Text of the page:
Employer's human resources director testified that the employer had a light work program which consisted of either removing small plastic dishes, used to serve airline meals, from the dishwasher and stacking them, or filling salt and pepper shakers used in first class meals. Claimant was terminated on October 7th for having accumulated more than 10 points on employer's "strike" or demerit plan. Claimant testified that she is presently unable to work because of back pain.
The medical evidence includes a radiology report of claimant's lumbar spine dated October 6th showing "significant scoliosis." A report dated October 8th from Dr. G gives a diagnosis of "Lumbar sciatica, possible herniated nucleus pulposus - Possible wrist sprain/carpal tunnel syndrome." The past history recites a cyst removal but makes no mention of prior back injuries. A report dated October 28th, records "continued low back pain" as well as "pain and numbness in her left hand." That report takes claimant "off work." A report dated December 2nd from Dr. G emphasizes pain in the left hand and records "her low back pain has also improved significantly." Claimant testified that only her back was injured in the (date of injury) incident. Dr. G diagnosed "carpal tunnel syndrome, lumbar sprain." Work status was "Not working." A report dated December 16th was essentially the same as the December 2nd report.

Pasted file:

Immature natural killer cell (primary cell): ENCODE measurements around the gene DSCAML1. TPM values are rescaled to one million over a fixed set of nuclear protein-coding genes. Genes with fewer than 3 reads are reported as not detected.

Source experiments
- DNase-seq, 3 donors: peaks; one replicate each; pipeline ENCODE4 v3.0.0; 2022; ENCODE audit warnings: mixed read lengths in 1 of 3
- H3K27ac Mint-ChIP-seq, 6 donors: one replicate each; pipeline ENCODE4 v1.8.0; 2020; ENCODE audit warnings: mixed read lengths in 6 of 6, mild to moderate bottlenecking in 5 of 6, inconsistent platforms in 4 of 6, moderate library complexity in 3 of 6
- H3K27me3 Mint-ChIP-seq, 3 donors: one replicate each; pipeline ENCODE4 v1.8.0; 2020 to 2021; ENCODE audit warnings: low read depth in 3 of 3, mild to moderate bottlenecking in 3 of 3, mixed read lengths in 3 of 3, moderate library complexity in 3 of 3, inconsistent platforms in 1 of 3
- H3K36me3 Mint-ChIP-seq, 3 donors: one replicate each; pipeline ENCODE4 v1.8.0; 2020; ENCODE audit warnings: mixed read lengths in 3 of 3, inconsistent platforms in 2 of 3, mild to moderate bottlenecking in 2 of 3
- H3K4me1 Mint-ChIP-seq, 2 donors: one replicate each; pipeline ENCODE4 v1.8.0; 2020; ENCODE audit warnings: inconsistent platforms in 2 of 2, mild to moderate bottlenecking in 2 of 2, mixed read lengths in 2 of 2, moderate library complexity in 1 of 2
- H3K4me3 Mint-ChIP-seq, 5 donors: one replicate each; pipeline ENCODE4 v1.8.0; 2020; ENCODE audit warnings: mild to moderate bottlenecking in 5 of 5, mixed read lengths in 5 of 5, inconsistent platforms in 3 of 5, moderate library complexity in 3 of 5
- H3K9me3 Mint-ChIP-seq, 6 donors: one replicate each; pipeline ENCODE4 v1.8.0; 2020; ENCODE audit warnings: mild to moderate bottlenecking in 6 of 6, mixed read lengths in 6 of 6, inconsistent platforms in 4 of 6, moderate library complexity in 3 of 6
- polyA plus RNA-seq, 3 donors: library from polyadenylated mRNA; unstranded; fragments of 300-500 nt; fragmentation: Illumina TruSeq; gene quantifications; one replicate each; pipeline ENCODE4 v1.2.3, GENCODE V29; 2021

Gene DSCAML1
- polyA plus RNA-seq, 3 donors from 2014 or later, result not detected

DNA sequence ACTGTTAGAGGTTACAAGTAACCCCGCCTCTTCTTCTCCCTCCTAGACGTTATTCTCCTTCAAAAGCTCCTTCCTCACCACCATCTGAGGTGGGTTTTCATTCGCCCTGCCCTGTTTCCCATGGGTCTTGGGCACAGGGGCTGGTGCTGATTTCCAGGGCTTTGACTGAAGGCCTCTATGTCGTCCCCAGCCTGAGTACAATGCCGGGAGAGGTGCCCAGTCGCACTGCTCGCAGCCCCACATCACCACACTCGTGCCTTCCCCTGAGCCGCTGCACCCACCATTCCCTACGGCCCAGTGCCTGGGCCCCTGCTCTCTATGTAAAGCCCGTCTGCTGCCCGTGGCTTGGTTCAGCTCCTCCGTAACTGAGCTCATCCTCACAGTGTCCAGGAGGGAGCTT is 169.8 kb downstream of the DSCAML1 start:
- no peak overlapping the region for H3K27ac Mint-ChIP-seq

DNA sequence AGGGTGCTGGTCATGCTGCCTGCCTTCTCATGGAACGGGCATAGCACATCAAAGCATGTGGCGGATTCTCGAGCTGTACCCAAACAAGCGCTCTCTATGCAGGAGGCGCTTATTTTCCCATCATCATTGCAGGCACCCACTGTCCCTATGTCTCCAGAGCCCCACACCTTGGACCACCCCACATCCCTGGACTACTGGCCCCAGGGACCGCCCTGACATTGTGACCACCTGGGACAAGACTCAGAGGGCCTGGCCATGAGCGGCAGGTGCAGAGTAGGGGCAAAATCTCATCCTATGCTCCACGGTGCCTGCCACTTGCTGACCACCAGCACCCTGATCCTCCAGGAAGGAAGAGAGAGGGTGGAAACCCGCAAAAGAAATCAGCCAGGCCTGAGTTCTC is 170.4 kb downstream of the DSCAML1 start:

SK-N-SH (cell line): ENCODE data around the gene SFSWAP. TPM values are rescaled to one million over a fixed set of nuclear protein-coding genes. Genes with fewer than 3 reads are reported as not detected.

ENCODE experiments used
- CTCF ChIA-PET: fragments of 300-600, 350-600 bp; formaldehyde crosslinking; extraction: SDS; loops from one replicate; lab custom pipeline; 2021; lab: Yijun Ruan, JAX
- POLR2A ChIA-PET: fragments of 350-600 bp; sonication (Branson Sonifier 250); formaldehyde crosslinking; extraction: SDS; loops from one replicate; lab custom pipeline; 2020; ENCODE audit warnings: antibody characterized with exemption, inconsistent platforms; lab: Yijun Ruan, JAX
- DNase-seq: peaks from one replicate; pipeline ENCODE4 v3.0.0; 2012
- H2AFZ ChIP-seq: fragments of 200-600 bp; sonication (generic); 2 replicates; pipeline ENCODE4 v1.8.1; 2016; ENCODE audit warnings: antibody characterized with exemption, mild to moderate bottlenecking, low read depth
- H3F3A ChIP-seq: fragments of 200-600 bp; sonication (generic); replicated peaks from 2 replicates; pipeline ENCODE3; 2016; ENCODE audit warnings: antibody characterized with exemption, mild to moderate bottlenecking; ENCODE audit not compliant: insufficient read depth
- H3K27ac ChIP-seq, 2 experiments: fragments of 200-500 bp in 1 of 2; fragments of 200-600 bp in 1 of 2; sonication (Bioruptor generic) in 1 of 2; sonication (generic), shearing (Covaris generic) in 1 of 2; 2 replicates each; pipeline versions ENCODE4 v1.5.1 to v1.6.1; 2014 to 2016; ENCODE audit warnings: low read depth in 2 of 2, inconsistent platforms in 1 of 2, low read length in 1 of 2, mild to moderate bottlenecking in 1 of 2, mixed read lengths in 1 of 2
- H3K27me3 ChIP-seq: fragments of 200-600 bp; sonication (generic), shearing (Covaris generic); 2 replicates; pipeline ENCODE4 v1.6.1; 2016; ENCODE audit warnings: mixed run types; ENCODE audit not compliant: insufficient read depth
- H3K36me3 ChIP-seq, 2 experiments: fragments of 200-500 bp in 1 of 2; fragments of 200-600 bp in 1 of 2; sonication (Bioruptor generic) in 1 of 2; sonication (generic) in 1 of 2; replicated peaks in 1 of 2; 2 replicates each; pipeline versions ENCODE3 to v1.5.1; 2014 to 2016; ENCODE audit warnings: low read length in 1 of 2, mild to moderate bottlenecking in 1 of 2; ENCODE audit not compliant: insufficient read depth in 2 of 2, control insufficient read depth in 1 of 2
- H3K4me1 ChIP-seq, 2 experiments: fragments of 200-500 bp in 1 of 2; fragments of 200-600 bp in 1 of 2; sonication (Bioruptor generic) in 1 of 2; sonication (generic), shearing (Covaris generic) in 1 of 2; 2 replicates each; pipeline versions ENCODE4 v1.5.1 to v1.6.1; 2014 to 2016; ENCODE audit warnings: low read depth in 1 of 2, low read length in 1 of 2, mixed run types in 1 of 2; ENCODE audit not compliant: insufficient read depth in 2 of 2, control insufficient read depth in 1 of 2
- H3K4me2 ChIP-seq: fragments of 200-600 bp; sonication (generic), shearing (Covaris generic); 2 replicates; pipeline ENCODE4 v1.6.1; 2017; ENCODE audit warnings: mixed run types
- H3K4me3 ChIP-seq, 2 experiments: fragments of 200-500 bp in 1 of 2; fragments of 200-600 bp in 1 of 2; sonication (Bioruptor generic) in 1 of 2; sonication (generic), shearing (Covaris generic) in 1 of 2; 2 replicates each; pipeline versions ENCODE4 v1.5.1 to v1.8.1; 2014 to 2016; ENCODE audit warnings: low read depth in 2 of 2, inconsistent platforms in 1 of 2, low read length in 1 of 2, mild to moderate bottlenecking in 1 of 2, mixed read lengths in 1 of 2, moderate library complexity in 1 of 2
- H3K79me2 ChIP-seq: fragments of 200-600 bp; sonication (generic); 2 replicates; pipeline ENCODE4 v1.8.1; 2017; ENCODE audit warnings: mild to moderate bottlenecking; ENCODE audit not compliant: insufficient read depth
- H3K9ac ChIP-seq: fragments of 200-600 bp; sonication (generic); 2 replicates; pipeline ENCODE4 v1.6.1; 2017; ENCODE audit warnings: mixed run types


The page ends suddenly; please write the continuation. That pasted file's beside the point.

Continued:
The hearing officer advised carrier that it had the burden of proof if it contended that claimant's condition was the result of the (month), or any other, injury. Carrier presented no evidence of sole cause other than to get claimant to admit to a (month) injury which claimant said was to a slightly different place in her back and which had resolved after one visit to another doctor.
The hearing officer concluded:
CONCLUSIONS OF LAW
3. On (date of injury), the claimant sustained a compensable back injury while in the course and scope of her employment with [employer].
4. The claimant has not had disability as a result of her compensable injury since October 6, 1994.
5. The prior (month year) back injury was not the sole cause of the claimant's condition on or after (date of injury).
Claimant appealed, vigorously disputing the hearing officer's determinations on disability, and arguing that since claimant prevailed on her injury claim, and on carrier's "counter claim" of sole cause, claimant clearly has disability as supported by Dr. G's medical reports. Claimant argues that we should give "merit to the opinions of specialized medical providers [i.e. Dr. G]."